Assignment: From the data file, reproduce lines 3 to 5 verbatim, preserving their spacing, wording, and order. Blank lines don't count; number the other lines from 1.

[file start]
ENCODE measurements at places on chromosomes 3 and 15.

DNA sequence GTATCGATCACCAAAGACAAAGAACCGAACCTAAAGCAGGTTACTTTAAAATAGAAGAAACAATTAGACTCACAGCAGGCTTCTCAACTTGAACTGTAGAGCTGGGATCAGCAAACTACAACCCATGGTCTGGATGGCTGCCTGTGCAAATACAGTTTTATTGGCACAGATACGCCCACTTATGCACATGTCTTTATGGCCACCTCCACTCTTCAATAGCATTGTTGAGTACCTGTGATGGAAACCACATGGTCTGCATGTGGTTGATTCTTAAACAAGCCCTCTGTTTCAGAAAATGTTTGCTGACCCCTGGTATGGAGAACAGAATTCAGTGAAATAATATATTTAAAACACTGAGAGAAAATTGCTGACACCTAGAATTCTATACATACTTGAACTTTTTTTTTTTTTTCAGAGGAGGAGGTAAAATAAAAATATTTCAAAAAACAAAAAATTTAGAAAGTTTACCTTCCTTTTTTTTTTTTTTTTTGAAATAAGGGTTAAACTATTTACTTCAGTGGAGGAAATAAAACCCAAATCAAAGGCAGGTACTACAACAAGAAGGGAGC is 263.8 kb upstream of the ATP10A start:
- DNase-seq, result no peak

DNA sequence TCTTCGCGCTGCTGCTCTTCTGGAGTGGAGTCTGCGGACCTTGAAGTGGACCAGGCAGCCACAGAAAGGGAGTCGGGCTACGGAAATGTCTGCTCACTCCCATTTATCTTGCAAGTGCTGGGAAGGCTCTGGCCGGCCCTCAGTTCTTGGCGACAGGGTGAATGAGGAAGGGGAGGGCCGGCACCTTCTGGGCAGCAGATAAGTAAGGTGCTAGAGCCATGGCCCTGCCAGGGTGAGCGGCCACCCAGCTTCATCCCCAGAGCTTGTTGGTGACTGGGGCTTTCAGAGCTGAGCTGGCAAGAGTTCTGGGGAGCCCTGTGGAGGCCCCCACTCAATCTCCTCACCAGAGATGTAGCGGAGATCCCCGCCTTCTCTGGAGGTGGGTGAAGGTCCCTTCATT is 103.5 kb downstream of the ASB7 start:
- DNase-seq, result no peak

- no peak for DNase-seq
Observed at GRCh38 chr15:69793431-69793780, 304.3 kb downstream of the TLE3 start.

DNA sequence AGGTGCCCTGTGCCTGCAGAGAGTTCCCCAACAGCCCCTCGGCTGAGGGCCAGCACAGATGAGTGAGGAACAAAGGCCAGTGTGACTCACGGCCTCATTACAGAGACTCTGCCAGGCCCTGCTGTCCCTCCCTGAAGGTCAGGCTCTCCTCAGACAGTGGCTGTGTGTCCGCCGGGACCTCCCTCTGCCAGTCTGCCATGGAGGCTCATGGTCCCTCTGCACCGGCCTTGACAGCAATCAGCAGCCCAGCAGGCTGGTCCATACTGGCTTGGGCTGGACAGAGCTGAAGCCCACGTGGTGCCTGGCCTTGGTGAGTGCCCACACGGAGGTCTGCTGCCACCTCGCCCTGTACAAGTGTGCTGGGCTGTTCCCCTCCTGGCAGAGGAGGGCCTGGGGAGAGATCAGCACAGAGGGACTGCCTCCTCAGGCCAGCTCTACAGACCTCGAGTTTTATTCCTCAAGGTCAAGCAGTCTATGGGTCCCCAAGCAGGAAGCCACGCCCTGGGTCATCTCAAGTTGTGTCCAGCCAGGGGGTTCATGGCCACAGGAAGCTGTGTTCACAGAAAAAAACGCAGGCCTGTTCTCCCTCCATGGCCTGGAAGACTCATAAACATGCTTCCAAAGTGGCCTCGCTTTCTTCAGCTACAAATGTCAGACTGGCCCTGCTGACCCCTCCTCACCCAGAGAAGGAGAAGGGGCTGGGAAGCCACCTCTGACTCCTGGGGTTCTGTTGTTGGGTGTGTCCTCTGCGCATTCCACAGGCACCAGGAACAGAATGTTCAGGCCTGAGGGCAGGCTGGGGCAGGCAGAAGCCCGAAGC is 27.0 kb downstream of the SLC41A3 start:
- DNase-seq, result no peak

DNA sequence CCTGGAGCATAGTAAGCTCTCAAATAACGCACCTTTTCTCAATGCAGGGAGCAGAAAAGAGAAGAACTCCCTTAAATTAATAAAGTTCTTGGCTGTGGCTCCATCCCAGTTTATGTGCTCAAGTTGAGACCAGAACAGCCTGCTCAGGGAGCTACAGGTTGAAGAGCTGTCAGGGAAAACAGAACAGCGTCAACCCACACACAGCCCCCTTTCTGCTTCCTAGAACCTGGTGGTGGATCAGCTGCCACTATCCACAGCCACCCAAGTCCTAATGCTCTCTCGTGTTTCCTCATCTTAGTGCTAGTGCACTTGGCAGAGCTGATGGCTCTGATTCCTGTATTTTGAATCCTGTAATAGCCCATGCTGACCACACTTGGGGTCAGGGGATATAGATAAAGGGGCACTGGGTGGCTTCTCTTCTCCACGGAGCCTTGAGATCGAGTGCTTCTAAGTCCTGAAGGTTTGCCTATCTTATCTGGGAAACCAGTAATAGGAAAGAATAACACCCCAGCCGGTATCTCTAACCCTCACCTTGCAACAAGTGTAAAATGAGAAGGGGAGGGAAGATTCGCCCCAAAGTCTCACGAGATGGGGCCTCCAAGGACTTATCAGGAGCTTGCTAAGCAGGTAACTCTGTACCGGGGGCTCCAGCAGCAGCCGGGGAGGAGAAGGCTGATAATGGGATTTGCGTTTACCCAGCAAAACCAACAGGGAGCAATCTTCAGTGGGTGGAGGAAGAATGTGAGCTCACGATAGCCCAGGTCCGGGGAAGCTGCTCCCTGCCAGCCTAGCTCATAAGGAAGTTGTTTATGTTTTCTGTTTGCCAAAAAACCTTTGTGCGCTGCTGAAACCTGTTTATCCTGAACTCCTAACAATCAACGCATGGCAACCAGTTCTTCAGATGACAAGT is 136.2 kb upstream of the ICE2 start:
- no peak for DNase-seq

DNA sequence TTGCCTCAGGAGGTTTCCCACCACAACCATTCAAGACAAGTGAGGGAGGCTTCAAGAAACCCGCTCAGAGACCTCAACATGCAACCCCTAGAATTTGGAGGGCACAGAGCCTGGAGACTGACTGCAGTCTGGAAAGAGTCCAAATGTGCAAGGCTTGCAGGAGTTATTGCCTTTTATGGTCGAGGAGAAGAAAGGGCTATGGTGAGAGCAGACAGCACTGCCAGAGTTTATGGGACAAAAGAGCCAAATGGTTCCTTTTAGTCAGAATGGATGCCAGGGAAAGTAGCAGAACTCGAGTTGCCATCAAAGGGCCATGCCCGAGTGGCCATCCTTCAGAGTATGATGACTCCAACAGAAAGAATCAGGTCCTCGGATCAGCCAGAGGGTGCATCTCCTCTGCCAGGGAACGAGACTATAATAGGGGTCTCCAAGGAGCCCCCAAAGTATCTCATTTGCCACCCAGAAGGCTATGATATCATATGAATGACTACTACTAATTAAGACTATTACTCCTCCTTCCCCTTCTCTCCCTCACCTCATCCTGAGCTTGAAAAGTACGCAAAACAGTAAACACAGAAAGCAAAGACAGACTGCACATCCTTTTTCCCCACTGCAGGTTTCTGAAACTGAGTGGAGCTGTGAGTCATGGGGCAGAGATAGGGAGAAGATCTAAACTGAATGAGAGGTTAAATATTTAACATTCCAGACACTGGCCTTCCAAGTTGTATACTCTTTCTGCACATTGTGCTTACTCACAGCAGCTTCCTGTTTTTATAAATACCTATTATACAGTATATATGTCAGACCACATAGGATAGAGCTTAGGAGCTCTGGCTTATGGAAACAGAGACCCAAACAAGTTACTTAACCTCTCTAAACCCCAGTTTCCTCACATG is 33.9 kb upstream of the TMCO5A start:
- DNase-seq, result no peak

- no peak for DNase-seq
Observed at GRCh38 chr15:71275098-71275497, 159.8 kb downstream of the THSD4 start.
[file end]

- DNase-seq, result no peak

DNA sequence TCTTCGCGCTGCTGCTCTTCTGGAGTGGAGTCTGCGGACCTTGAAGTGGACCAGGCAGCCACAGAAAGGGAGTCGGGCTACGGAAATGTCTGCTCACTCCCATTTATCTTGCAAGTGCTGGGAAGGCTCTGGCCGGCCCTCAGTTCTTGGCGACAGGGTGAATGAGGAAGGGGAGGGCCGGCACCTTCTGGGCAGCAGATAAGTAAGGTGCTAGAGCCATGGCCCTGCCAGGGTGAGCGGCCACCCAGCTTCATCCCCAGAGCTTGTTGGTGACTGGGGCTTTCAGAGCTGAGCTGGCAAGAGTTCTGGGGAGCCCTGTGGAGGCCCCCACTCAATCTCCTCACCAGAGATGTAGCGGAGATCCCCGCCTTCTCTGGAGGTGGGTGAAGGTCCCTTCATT is 103.5 kb downstream of the ASB7 start:
- DNase-seq, result no peak